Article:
How to Become an Award-Winning and Published Illustrator

Children’s Books, Picture Books

Welcome to my guest blog series:

Success in the Arts – Touching the Lives of Children

This week I’m featuring award-winning illustrator Lili Avakem, originally from Tehran, Iran and now living in LA.

Over the past year, I’ve had the incredible opportunity of becoming an award-winning and published illustrator with children’s book, Jason and the Crawdad King.   In gratitude for my good fortune, I’d like to share a few tips I’ve learned along the way.

Jason and the Crawdad King - Lili Avakem

Jason and the Crawdad King – Lili Avakem

1.  Set and Maintain a Personal Standard of Excellence

With the right combination of aesthetic and design, you can turn a good idea into a great piece of illustration.  Some of the most important factors are: attention to detail, composition, design skills, quality control, an dynamic images.

2.  Love Your Work

You need to create art that tickles your fancy.  To create value in your artwork, your art should please yourself first.  The heart and soul you put into your work will show in the final product.

You know, I love the satisfaction of creating an image, designing it, going into the whole process, drawing it, and painting it.  That’s what makes me the happiest in life.  Creating art feeds my soul.  I don’t believe I picked art, it picked me.

I also love seeing comments; I love seeing people’s reactions.  To me, that is the real pay off.  I don’t think any artist can live without that satisfaction!

In answer to this question: “Do you think you would create art if you were the only person on earth?”  I don’t think I would, I need to see people’s reactions.

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3.  Practice, Practice, Practice

You need to sacrifice many things to reach your goals. Keep illustrating even if times are lean as a freelancer.  Your work will evolve.

4.  Be Professional

Show up and finish projects on time.  Do good work.  Be honest and upfront.  Communicate in a timely fashion.  Be personable, friendly and easy to work with.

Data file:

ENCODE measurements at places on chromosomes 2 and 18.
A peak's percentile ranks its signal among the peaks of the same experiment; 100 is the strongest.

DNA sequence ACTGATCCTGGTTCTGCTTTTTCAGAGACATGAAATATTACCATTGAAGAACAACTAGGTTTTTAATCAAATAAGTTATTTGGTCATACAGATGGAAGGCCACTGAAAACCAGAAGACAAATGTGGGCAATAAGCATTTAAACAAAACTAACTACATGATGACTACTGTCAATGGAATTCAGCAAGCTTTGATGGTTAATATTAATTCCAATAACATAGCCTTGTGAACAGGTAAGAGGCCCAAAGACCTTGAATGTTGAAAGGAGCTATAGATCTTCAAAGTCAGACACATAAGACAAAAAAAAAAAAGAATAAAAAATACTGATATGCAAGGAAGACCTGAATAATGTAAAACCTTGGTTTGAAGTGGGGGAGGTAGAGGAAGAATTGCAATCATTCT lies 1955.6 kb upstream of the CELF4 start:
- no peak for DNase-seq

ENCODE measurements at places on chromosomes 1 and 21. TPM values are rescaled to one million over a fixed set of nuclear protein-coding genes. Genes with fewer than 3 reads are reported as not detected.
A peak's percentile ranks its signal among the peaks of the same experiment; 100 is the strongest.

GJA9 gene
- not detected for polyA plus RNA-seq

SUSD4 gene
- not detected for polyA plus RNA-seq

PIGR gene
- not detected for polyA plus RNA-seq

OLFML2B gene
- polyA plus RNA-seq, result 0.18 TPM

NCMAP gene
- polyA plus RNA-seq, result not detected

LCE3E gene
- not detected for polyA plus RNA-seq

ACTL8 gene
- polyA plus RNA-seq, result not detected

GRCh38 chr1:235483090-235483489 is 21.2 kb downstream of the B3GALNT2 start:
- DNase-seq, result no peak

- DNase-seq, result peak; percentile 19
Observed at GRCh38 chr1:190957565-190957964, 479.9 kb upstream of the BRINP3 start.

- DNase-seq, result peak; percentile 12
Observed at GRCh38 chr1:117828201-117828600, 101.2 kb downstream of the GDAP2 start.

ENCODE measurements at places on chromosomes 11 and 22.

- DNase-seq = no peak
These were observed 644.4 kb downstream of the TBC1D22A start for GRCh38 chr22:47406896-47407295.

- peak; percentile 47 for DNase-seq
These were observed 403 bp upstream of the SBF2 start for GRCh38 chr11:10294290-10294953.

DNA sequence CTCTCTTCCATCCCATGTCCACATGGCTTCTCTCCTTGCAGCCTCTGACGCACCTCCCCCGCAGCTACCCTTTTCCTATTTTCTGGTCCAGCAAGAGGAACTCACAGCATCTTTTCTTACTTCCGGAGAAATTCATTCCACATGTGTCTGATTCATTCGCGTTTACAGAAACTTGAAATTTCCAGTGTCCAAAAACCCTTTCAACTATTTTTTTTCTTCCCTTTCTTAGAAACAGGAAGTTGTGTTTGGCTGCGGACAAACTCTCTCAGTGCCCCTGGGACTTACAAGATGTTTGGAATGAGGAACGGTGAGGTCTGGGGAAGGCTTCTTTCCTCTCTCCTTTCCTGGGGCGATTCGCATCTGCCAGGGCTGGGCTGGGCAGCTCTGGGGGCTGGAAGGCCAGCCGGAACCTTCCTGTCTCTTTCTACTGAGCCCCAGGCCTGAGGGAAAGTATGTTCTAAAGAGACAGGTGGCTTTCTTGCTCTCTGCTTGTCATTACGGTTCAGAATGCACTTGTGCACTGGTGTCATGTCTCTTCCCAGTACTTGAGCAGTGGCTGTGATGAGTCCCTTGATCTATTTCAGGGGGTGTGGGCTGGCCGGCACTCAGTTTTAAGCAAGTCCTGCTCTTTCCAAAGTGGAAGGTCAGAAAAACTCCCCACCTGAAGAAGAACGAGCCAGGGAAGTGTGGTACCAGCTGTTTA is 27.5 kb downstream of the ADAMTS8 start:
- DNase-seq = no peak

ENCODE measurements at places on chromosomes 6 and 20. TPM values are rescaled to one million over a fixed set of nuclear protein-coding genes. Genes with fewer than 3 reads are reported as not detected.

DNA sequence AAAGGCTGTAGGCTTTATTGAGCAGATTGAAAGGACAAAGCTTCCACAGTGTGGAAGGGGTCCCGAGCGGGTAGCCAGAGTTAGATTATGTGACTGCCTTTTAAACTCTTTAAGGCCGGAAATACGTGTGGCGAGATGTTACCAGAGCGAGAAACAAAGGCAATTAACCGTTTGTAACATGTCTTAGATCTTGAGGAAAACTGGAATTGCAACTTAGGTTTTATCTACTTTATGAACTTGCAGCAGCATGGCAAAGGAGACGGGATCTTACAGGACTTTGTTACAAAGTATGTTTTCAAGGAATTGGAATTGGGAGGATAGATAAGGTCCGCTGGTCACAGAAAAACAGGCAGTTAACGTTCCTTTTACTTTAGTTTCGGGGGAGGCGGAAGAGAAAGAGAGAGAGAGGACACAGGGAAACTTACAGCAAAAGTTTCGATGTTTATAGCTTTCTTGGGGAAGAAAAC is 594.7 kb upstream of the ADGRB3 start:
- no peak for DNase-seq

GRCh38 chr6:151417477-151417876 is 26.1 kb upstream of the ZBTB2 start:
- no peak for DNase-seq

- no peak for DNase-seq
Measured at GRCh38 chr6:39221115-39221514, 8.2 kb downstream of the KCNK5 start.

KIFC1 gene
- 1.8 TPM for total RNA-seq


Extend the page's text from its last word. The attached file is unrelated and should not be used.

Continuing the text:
5.  Enter Contests

I won a contest through an internet freelancing website.  That award led to additional work to illustrate children’s picture books.  It also created additional exposure I wouldn’t have gotten otherwise.

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6.  Post Your Work Regularly on Social Media

Magic can happen on the internet.  Posting my work on the internet led to an invitation to showcase my work through RAW in Hollywood.  It’s also led to book reviews and other showcase opportunities on social media.

7.  Dare to Dream Big

In order to create great artwork, you have to start by first understanding who you are and what kind of message you want to bring to the world.  You have to dare the dream and believe that you can create almost anything you put your mind to.  Keep in mind,  it’s not going to be happen overnight.  It’s a lifelong pursuit.

Bio

lili_headshot_small

Lili Avakem is a remarkable illustrator who works with a magic wand of color.  At night, she sprinkles pixie dust in the dreams of children around the world.

During the day, she’s a freelance illustrator, character designer, and graphic designer–specializing in hand-painted digital images, using a Wacom Cintiq HD Touch and Photoshop.

She’s always looking for new and interesting projects!  You can reach her here:  Lili’s Webpage

 


Would you like to guest blog on my site?  Just go to this link and follow the directions!  http://wp.me/p2sJaM-rV

Guest blogger host, Joseph Drumheller, is an award-winning author and energy healer.  He creates children’s books for Golden Bell Entertainment.   For more info please visit his website at:

www.josephdrumheller.com

Joe headshot color

 

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About Joseph Drumheller

Joseph Drumheller is an energy healer and award-winning author. As a healer, he’s conducted over 2,000 private healing sessions since 1991 and worked six years in a cancer radiation clinic, honing his craft as a healer. He lives in Sppokane, WA.
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2 Responses to How to Become an Award-Winning and Published Illustrator

  1. Absolutely beautiful pictures! I love them! I’m sure she’s expensive, but I’d love to have her illustrate one of my children’s picture books. The first one I did was Little Birdie Grows Up and I love the pictures but hers are even more astounding. I’m working on a second one called Franky The Finicky Flamingo!

    Like

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